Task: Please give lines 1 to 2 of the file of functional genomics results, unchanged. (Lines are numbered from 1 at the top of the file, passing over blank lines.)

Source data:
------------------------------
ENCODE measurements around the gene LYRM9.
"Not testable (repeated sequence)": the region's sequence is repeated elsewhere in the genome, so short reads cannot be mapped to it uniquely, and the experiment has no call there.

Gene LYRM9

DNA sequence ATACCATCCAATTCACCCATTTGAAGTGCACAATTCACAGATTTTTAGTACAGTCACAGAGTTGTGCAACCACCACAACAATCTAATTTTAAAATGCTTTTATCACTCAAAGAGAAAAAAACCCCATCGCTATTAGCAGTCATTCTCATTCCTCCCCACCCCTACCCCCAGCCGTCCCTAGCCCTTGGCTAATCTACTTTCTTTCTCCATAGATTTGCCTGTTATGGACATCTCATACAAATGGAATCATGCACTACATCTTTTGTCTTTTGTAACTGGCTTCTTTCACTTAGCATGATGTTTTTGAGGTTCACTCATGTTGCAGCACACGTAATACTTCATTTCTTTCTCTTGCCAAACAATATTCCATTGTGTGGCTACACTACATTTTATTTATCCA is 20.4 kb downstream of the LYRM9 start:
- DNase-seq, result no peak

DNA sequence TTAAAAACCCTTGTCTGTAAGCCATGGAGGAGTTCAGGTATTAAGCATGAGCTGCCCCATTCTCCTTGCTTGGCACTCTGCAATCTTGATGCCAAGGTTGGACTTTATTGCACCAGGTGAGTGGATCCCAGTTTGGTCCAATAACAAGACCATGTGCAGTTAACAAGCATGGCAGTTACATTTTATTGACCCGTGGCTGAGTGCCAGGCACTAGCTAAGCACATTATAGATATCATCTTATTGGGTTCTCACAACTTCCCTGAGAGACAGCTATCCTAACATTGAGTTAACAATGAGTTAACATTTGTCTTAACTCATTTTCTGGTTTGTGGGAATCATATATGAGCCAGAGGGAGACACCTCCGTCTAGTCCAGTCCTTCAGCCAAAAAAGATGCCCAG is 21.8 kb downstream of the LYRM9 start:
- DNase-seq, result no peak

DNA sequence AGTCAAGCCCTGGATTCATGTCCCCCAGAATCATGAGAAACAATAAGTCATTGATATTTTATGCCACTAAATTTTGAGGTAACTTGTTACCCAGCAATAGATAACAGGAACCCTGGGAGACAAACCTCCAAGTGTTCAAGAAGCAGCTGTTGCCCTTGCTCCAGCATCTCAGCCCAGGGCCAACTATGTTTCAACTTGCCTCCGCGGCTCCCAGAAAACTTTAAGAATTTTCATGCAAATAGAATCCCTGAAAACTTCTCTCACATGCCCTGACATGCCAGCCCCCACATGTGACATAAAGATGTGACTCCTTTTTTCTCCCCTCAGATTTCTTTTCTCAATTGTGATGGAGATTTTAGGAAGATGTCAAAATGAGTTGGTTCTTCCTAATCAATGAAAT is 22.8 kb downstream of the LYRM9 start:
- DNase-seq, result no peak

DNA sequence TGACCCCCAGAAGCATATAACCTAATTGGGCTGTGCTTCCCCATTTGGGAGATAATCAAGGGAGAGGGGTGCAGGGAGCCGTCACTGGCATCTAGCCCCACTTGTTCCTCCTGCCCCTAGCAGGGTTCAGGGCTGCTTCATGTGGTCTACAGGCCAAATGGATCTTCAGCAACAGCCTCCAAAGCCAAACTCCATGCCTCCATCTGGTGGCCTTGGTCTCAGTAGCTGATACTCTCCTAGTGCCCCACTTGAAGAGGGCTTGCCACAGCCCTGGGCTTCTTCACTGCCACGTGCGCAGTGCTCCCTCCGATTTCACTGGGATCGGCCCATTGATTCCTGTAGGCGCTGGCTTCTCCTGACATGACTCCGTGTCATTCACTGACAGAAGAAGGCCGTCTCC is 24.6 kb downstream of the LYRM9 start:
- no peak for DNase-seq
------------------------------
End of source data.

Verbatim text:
ENCODE measurements around the gene LYRM9.
"Not testable (repeated sequence)": the region's sequence is repeated elsewhere in the genome, so short reads cannot be mapped to it uniquely, and the experiment has no call there.